ICYMI: Modified Bacteria Could Help Treat PKU

According to a story from cnbc.com, a group of volunteers in a clinical study drank a concentrated brew that was filled with bacteria. This may sound unpleasant or even dangerous, but these bacteria were not going to infect anyone. They had been specially modified for a specific purpose: to break down phenylalanine. Most people can do this on their own, but in people with phenylketonuria, or PKU, this substance can build up in the body and cause harmful effects.

About PKU

PKU is a genetic disorder that prevents or reduces the metabolic processing of phenylalanine. This genetic disorder is typically inherited from a person’s parents, and it is caused by mutations that affect the PAH gene. When phenylalanine accumulates within the body, it can have devastating effects. It can cause symptoms such as seizures, intellectual disability, a musty body odor, pale skin, mental disorders, and behavioral issues. In many countries, newborns are screened for this disorder, as prompt intervention is essential to avoid the impact of these symptoms. PKU can be managed effectively with a strict, low protein diet, along with nutritional supplements, that minimizes the introduction of phenylalanine into the body. To learn more about PKU, click here.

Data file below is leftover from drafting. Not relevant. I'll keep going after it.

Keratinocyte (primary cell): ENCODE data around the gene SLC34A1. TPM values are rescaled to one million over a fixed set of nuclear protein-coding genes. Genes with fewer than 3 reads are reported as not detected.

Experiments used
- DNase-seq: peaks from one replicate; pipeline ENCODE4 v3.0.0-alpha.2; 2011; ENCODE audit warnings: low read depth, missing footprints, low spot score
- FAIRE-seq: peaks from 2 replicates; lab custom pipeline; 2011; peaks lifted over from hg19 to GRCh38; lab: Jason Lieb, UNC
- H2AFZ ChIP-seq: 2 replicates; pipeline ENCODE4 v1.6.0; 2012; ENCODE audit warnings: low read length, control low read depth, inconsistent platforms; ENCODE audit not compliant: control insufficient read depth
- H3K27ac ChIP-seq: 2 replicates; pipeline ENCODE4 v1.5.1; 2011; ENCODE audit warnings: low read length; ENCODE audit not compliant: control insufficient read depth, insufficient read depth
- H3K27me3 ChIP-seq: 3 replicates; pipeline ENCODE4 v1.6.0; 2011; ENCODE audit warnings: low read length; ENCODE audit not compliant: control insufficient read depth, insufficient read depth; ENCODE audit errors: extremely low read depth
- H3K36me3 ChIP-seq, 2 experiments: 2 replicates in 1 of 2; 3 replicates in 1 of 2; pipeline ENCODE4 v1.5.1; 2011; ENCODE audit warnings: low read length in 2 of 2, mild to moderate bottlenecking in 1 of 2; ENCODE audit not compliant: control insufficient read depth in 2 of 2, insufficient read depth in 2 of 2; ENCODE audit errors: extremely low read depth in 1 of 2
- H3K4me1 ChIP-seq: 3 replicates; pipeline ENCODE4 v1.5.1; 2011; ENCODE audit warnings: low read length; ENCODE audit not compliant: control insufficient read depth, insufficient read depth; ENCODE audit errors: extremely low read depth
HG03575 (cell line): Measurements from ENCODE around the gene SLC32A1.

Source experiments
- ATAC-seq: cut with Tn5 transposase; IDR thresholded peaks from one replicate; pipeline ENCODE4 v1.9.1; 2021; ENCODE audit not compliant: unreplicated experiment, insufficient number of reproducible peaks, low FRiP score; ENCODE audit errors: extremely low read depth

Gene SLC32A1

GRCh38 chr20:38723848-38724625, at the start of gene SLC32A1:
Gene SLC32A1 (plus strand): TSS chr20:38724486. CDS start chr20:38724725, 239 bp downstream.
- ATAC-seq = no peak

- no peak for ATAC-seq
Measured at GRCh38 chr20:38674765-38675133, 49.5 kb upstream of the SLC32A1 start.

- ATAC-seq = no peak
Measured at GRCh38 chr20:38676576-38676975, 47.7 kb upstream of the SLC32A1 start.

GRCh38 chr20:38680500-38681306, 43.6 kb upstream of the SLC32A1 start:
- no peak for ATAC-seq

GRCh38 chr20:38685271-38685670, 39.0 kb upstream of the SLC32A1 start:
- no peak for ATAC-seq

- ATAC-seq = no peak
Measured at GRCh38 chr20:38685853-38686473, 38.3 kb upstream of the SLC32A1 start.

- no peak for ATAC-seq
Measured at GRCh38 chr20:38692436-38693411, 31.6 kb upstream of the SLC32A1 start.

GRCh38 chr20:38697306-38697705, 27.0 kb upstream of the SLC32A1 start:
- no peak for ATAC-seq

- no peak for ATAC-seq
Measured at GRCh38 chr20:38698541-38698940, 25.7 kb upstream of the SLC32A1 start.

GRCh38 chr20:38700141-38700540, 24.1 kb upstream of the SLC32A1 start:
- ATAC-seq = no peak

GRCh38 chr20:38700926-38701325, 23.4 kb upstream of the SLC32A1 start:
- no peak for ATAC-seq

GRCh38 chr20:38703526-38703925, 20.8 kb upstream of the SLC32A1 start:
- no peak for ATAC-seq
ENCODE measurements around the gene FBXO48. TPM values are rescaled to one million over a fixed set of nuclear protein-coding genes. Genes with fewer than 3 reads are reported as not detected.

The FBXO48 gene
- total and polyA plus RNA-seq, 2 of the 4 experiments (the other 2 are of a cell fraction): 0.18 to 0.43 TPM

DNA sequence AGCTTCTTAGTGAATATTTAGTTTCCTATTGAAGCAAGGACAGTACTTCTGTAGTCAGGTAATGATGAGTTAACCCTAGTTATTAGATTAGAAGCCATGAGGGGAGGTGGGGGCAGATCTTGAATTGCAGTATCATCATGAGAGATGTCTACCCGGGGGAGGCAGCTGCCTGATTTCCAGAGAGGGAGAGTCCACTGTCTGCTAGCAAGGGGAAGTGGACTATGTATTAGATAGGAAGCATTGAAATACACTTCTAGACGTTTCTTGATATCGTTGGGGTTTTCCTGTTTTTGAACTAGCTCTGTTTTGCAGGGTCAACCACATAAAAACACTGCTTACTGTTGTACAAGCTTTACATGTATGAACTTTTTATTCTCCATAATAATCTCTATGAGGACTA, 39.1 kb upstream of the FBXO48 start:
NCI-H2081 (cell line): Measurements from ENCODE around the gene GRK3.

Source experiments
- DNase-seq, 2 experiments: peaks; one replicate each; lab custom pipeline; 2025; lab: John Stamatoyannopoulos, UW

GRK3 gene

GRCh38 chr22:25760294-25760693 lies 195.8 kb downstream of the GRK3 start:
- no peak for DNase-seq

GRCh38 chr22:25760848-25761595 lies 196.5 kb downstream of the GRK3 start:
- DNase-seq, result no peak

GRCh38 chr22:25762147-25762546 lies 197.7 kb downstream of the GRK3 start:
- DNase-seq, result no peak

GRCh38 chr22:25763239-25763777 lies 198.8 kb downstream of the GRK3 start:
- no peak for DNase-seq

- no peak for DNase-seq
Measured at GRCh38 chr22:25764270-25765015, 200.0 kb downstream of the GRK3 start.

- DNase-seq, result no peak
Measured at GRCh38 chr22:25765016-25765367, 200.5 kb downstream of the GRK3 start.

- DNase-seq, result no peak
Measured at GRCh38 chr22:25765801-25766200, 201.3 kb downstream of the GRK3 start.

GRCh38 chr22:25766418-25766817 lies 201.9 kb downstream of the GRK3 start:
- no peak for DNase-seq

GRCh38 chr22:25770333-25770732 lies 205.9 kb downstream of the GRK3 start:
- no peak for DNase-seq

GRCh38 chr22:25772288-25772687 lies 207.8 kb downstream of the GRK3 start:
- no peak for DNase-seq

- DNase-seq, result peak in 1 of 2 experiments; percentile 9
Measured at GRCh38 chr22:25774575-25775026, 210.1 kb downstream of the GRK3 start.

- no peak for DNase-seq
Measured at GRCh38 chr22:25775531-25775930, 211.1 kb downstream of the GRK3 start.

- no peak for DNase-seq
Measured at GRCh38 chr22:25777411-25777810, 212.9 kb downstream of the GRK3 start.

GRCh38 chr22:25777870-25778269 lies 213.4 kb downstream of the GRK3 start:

Engineered Bacteria

The modified bacteria are a product of the field of synthetic biology, which has primarily focused in modifiying bacteria in order to fulfill certain tasks. So far, the medical application of this approach has been fairly limited; however, it has taken off in the industrial field. Modified bacteria are able to churn out molecules important for drug or clothing manufacture.

A New Approach

The bacterial concoction being developed for the treatment of PKU is a project of the company Synlogic, and early tests with mice and monkeys suggest that it could be a viable treatment for the disorder. The latest trial with healthy volunteers also shows promise so far, as all test subjects could tolerate the bacteria and also had phenylalanine in their urine, which suggests that the bacteria appears to be doing its job of processing the substance.

The next clinical trial will truly put the concept to the test to see if the bacteria can effectively lower phenylalanine levels in PKU patients.

Check out the original research here.


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